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Politicians irked by more car scrapping premium fraud

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Politicians irked by more car scrapping premium fraud
Photo: DPA
09:05 CEST+02:00
Politicians are calling for tighter controls after further reports of criminal misuse of Germany's "cash for clunkers" car scrapping premium emerged this week.

The BDK criminal investigative alliance reported on Wednesday that up to 50,000 cars have been illegally sold to places like Africa and Eastern Europe instead of being scrapped as agreed.

The popular Abwrackprämie, or car scrapping premium, was part of Germany's second stimulus plan and gives €2,500 ($3,500) to those who junk a car that is at least nine years old for a new one. The measure has boosted car sales significantly, but reports of fraud are on the rise.

While there is no concrete data for such incidences in Germany, BDK leader Winfried Albishausen told broadcaster ARD on Thursday that his organisation has logged some 200 “coincidental finds” in the port city of Hamburg and in the state of Baden-Württemberg. Selling the cars abroad is an easy way for criminals to make money because there is low risk for being caught, Albishausen said.

Finance Minister Peer Steinbrück has already said the government should look into the misuse of the funds.

Meanwhile, transport policy expert for the pro-business Free Democrats Patrick Döring told daily Bild on Thursday that the government should begin a special commission to stop the fraud.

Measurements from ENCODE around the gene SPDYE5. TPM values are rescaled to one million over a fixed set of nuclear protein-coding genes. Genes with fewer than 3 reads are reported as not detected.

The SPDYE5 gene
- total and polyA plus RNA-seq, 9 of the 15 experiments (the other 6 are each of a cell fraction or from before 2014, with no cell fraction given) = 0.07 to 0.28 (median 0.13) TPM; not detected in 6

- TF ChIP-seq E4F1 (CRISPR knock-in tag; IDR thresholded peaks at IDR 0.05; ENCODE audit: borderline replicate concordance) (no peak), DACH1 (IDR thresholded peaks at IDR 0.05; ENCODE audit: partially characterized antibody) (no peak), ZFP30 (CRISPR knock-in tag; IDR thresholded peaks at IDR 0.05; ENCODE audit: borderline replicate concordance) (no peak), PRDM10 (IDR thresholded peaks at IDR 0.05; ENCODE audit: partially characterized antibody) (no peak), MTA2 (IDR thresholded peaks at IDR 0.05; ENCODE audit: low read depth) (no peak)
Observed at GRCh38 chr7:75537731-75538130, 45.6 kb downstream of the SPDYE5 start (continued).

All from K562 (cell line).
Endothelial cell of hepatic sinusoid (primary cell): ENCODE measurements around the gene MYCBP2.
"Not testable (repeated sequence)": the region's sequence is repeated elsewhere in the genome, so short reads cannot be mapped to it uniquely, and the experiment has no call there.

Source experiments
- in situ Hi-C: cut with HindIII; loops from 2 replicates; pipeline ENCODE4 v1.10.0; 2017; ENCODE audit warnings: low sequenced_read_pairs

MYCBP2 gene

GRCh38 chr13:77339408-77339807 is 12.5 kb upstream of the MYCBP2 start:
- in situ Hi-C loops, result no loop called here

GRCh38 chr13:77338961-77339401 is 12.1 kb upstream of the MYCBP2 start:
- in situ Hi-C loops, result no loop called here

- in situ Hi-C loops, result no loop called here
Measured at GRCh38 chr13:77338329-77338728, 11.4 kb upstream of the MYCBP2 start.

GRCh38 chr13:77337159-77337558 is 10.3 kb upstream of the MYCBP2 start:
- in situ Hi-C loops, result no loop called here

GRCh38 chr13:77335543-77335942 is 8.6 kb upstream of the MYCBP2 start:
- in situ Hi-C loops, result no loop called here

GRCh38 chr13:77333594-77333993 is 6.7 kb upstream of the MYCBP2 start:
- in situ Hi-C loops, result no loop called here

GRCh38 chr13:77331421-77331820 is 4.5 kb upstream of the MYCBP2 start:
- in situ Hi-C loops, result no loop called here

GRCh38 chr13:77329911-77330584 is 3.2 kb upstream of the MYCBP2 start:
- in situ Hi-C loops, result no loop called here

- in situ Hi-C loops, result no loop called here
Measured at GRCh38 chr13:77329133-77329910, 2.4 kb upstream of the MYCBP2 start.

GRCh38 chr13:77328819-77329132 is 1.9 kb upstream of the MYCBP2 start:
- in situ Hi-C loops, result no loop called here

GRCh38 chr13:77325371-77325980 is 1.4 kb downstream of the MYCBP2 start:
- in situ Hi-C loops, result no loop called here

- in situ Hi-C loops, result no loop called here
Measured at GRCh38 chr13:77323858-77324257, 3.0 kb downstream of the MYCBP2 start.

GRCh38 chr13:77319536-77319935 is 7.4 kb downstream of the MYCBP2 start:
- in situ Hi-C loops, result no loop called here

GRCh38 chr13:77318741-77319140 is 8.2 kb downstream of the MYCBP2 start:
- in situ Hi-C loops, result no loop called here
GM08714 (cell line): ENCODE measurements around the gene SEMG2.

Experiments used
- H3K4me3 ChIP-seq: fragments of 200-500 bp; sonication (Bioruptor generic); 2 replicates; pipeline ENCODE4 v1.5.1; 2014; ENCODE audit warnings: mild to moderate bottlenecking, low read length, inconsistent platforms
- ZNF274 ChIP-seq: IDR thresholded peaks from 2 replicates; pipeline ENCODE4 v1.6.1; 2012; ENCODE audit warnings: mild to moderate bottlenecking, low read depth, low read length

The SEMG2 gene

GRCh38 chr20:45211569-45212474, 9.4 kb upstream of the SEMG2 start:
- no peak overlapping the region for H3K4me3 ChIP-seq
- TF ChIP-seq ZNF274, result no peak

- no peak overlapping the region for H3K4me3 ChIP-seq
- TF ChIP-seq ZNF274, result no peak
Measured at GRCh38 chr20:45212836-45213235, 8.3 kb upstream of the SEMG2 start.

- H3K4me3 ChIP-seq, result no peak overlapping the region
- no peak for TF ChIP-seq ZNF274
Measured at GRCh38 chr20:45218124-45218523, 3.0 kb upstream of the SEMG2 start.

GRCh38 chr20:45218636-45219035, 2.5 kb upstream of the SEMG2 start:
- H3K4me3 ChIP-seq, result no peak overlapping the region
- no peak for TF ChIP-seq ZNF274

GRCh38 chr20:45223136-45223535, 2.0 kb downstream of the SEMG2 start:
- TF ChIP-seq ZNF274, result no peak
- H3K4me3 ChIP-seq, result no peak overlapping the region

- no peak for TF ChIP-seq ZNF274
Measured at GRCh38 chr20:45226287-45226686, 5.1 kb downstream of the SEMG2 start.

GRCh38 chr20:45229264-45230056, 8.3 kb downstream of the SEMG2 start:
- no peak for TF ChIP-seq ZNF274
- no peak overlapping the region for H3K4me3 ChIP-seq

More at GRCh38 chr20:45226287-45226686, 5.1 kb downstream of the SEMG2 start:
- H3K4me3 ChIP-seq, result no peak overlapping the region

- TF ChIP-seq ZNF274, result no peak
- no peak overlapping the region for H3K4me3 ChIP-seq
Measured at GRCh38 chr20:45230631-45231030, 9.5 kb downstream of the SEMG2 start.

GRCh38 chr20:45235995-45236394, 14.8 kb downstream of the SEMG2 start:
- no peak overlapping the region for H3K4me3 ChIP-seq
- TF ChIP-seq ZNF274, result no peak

“Customs, criminal investigators and the Federal Office of Economics and Export Control (Bafa) must conduct more spot checks at scrap merchants,” he said.

Head of the Christian Social Union parliamentary party group, Hans-Peter Friedrich, also called for stricter control on the government funds.

“Those who take part in fraud should know they will be followed without mercy,” he told Bild.

Last month reports surfaced that fraudulent claims on scrap cars from Germany have gleaned millions of euros in the Netherlands, and some of the vehicles are coming from the popular Abwrackprämie.

The car scrapping premium began on February 20 as part of the government's attempt to stimulate growth after the financial crisis. It was designed to encourage used-car buyers to add their old cars to the scrap heap for new, cleaner-burning autos.

In early March German officials changed the rules for the scrap premium due to fraud because some people were selling their old cars instead of scrapping them. Those who apply for the premium must now provide the original vehicle registration for the scrapped car instead of just a photocopy.

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